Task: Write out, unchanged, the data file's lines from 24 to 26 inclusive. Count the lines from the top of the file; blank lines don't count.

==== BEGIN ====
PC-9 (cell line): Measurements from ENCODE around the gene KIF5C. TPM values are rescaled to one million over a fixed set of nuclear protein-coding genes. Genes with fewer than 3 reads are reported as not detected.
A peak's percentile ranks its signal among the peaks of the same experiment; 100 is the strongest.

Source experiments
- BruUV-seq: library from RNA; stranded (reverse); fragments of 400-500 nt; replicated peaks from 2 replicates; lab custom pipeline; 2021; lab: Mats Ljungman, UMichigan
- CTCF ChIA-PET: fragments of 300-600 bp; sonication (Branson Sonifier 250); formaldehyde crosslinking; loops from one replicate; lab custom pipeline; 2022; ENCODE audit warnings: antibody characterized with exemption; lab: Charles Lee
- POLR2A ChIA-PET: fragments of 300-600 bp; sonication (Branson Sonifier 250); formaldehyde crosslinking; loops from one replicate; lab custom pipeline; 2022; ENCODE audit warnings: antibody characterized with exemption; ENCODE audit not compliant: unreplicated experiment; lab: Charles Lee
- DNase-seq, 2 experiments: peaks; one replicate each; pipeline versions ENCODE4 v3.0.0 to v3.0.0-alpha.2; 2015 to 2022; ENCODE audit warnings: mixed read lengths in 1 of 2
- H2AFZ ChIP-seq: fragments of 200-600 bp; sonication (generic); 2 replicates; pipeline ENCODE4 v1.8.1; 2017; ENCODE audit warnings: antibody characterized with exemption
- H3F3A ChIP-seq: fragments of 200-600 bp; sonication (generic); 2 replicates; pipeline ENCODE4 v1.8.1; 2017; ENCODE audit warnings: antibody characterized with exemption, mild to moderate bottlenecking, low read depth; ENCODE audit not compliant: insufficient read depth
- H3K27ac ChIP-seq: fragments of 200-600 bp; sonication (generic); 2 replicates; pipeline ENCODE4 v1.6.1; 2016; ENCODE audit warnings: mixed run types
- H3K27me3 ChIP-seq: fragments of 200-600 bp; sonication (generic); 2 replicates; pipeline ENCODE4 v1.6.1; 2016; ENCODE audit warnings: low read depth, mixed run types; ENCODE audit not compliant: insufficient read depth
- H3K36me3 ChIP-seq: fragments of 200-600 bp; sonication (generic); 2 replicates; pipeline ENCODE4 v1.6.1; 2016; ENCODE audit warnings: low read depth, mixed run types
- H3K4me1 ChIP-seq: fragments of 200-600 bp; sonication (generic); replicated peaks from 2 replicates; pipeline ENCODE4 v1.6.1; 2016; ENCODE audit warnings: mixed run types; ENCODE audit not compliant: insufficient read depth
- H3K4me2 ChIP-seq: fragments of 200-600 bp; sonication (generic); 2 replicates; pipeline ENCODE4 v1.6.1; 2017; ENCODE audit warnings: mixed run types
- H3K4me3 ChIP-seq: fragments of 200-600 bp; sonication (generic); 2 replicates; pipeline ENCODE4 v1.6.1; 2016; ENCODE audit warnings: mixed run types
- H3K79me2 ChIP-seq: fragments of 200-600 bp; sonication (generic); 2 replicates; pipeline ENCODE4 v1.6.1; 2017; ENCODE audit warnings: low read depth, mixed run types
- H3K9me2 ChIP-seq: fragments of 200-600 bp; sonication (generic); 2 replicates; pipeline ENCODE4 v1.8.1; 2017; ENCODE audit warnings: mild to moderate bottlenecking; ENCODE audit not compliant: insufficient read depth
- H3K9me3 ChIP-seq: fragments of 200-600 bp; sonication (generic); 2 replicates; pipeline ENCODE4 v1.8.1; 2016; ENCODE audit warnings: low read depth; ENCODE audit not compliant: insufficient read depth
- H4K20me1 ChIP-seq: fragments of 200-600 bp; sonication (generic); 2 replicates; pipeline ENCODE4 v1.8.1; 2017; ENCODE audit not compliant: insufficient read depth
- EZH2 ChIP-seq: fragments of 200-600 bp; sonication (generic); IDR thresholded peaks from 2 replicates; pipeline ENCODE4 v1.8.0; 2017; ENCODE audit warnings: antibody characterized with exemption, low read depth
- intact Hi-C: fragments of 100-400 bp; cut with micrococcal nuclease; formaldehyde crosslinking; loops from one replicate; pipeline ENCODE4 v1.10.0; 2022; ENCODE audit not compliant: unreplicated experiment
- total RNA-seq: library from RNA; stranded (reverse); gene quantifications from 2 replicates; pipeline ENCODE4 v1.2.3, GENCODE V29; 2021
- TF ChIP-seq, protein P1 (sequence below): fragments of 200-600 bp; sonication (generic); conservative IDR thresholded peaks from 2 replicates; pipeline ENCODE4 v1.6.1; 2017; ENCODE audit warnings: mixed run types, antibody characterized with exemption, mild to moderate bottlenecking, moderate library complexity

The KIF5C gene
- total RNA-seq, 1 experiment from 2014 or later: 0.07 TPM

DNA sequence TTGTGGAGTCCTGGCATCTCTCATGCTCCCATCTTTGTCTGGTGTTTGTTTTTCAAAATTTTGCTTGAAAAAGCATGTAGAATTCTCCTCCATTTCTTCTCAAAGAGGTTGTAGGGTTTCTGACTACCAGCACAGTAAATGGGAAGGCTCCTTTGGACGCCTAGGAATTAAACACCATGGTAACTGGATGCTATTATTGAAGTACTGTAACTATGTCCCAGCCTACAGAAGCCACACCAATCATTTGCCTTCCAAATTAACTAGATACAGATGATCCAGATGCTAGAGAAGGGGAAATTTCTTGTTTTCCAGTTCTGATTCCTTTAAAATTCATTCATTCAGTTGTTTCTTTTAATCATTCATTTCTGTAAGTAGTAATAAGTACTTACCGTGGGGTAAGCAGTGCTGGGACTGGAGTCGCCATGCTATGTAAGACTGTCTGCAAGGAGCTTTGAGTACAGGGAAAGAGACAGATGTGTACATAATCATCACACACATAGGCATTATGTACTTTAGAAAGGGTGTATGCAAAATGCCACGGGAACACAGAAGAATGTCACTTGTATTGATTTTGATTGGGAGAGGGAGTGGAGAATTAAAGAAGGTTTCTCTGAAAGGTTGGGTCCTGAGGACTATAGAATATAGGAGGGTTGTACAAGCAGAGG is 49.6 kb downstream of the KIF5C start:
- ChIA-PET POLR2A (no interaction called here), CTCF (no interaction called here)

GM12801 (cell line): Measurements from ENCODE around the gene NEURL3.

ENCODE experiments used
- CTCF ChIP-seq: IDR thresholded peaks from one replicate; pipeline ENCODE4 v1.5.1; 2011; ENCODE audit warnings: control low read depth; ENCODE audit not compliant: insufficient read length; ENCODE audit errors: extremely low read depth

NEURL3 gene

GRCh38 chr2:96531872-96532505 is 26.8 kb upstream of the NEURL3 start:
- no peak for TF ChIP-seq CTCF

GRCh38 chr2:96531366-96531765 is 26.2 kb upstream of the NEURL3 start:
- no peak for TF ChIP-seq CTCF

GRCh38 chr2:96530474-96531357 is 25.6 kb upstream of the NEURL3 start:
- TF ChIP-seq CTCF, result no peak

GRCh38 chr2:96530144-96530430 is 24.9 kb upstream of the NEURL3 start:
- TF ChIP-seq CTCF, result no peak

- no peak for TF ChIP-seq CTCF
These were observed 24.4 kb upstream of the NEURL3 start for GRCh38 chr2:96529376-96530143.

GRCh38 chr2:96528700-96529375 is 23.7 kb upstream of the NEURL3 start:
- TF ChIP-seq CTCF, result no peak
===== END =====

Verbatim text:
The KIF5C gene
- total RNA-seq, 1 experiment from 2014 or later: 0.07 TPM

DNA sequence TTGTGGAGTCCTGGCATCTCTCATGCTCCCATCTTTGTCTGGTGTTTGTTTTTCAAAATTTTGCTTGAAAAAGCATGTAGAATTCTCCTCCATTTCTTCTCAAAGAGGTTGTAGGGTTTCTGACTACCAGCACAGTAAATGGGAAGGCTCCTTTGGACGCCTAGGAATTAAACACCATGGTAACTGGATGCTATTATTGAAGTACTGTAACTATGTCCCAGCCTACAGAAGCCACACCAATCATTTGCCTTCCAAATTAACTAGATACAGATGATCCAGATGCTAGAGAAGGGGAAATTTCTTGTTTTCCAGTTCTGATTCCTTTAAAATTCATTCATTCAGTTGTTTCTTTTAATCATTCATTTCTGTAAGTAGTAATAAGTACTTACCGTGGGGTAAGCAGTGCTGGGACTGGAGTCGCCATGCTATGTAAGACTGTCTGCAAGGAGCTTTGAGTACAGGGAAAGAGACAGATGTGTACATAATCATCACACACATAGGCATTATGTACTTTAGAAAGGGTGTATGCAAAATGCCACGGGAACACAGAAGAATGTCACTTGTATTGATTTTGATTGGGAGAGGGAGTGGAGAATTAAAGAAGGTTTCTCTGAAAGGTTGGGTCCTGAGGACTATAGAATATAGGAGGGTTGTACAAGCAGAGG is 49.6 kb downstream of the KIF5C start: